Welcome to the biweekly electronic newsletter from Stanford Bio-X for members of the Bio-X Corporate Forum. Please contact us if you would like to be added or removed from this distribution list, or if you have any questions about Stanford Bio-X or Stanford University.
SEED GRANTS FOR SUCCESS - Stanford Bio-X Interdisciplinary Initiatives Program (IIP)
The Bio-X Interdisciplinary Initiatives Program represents a key Stanford Initiative to address challenges in human health. The IIP awards approximately $3 million every other year in the form of two-year grants averaging about $150,000 each. From its inception in 2000 through the fifth round in 2010, the program has provided critical early-stage funding to 114 different interdisciplinary projects, involving collaborations from over 300 faculty members, and creating over 450 teams from five different Stanford schools. From just the first 5 rounds, the IIP awards have resulted in a 10-fold-plus return on investment, as well as hundreds of publications, dozens of patents filed, and most importantly, the acceleration of scientific discovery and innovation.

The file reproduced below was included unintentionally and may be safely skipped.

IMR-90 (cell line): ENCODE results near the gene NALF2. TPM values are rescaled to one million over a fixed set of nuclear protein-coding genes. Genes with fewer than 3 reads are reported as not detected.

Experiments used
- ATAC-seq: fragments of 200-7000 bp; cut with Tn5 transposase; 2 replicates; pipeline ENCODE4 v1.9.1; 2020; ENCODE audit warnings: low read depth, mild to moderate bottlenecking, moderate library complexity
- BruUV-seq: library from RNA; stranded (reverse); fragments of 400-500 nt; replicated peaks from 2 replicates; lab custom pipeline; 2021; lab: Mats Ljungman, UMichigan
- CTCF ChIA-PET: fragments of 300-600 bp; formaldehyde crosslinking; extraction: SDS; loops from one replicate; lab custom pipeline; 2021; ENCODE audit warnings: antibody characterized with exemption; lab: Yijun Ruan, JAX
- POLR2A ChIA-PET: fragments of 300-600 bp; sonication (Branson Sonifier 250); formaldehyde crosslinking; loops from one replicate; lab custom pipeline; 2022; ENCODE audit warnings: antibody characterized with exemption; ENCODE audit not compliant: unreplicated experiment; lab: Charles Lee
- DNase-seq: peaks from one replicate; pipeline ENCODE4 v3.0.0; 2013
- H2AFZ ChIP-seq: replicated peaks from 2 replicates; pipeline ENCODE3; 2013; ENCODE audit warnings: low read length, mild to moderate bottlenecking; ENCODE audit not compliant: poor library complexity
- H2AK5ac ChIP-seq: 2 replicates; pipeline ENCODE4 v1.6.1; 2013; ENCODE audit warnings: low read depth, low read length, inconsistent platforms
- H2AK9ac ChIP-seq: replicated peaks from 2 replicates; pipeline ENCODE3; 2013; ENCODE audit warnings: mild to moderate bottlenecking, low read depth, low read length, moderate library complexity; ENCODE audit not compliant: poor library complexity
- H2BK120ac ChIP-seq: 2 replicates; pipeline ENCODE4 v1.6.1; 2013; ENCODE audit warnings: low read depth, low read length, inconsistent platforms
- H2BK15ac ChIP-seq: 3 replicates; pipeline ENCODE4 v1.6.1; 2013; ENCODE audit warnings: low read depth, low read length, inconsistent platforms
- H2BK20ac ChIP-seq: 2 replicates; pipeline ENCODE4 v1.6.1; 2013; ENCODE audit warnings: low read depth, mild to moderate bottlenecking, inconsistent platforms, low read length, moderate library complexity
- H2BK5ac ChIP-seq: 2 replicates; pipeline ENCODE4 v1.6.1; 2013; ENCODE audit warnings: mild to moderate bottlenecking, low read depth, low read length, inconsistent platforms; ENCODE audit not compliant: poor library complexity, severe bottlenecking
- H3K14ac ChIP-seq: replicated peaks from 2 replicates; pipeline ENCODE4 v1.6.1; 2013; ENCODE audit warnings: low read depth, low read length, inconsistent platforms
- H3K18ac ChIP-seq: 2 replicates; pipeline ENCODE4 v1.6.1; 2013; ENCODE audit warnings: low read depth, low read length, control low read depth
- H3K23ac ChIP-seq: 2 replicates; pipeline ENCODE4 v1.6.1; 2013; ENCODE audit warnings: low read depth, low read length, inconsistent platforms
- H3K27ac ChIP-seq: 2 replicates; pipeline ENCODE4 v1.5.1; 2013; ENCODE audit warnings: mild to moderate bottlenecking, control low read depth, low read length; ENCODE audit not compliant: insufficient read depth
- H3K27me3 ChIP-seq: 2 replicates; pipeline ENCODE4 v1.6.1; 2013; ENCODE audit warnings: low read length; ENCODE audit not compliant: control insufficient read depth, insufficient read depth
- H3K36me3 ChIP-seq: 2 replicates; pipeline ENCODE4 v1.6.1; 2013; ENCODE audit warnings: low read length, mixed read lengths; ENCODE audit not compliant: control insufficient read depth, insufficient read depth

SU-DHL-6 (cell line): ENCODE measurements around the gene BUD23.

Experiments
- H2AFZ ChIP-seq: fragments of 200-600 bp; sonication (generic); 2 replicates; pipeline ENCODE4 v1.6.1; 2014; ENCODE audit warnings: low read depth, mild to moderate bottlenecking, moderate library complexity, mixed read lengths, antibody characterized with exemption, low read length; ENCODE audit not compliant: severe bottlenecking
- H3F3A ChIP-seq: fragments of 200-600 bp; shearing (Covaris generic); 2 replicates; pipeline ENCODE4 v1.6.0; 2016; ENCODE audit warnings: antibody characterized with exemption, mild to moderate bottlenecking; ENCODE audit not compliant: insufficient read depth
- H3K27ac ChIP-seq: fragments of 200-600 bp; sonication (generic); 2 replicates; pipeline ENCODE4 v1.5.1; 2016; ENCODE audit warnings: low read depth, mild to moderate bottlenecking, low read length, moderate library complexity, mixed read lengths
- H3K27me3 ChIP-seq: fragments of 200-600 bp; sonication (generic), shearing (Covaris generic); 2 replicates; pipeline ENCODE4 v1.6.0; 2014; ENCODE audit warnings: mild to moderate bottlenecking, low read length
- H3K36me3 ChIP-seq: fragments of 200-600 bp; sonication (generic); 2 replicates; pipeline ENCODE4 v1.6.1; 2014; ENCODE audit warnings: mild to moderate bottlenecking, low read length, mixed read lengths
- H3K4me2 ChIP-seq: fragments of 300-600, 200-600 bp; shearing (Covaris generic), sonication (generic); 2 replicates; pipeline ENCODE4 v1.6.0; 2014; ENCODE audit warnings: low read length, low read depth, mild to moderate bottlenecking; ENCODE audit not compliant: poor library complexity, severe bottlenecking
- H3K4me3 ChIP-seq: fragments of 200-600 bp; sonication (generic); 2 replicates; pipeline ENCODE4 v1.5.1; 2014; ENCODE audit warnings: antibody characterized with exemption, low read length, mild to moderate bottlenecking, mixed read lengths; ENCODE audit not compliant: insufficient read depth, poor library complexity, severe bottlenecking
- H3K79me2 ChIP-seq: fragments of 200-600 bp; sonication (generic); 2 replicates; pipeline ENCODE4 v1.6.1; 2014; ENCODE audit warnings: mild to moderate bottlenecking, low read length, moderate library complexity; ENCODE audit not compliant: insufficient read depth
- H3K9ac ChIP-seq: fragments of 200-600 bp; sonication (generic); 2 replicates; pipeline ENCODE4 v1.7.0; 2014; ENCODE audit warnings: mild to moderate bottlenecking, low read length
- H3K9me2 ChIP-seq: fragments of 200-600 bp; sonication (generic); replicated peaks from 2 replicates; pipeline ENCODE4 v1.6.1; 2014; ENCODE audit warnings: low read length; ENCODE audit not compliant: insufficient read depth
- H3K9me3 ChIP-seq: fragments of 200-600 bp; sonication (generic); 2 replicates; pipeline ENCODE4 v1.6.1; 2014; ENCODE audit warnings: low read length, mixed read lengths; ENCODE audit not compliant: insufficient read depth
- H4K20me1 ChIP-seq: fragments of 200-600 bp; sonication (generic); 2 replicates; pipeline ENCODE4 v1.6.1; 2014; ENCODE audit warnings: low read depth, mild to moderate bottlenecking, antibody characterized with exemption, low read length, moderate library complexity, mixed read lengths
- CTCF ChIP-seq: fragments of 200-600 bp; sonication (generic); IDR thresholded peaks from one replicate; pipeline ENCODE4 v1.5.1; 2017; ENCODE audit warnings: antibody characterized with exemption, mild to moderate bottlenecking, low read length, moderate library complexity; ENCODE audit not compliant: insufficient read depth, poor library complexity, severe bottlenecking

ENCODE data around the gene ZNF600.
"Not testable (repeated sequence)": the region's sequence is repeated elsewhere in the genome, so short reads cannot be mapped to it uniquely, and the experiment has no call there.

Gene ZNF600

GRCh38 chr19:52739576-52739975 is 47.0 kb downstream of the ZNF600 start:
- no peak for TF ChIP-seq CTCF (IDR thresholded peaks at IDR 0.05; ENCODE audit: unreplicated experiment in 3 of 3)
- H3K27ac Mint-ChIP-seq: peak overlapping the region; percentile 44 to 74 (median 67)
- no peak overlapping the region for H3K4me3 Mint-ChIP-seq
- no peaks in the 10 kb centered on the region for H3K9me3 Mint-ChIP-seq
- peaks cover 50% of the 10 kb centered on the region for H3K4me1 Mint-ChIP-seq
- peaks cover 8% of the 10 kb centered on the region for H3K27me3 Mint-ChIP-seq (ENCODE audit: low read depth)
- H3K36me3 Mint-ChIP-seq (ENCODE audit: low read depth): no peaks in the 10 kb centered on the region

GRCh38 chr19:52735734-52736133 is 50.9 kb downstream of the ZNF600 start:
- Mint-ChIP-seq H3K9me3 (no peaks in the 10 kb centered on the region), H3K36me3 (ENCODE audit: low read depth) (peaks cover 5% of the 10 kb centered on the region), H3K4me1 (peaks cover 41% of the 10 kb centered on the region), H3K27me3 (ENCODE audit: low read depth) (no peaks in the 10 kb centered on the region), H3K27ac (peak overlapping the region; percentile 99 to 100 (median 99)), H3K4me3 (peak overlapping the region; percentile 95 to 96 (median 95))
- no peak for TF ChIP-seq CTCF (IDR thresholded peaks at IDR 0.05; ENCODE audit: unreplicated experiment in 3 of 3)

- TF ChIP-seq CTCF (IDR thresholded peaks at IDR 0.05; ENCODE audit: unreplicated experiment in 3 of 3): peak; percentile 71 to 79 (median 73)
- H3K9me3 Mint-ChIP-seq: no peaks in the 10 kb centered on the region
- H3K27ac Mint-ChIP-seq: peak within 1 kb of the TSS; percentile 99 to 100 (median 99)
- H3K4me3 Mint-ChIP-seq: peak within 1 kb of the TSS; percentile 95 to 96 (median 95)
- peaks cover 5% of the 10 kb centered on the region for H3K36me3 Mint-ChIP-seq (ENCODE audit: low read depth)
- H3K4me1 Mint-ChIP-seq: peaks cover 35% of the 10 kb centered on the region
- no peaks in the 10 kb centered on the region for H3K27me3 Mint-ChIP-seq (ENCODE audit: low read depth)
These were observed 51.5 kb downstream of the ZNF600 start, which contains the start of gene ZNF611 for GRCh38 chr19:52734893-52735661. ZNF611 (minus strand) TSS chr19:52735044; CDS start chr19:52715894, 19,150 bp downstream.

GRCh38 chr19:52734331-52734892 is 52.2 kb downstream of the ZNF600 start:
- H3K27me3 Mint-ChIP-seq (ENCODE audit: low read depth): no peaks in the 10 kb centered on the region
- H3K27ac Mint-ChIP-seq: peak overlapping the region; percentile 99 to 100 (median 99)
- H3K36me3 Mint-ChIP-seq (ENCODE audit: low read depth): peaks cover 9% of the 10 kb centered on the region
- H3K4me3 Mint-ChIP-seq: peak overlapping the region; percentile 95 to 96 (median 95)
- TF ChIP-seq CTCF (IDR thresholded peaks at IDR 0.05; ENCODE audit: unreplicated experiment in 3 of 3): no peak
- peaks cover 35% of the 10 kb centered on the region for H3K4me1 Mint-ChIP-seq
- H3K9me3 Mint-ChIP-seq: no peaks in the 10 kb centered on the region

In 2012, Stanford Bio-X selected 23 new seed grant projects as the winners of the 6th round. Please go here to view the list of awardees, along with the titles of their projects and the abstracts of the research. Competition was intense as the awardees were chosen from 118 Letters of Intent (LOIs). Selection criteria included innovation, high-reward, and interdisciplinary collaboration. (To view the 114 other IIP projects that have been funded from the first 5 rounds, please click here.) In addition, SANOFI has also funded 4 new Bio-X IIP Seed Grant projects from round 6!
On Monday, August 26, 2013, Bio-X had its second annual IIP Symposium of the year at the Clark Center, which highlights projects that exemplify the Stanford Bio-X mission of crossing boundaries to bring about interdisciplinary research and solutions in the field of life bioscience. The symposium was a huge success with over 300 people attending this event, which included 8 oral presentations and 136 poster presentations. Recorded talks from the symposium will be uploaded soon. If you'd like to view the talks for previous symposia through the years, please click here.
We are cultivating and are highly successful in building meaningful collaborations with numerous corporate colleagues. New collaborations through our seed grant projects are highly encouraged. To learn about how to get involved, please contact Dr. Hanwei Li or Dr. Heideh Fattaey.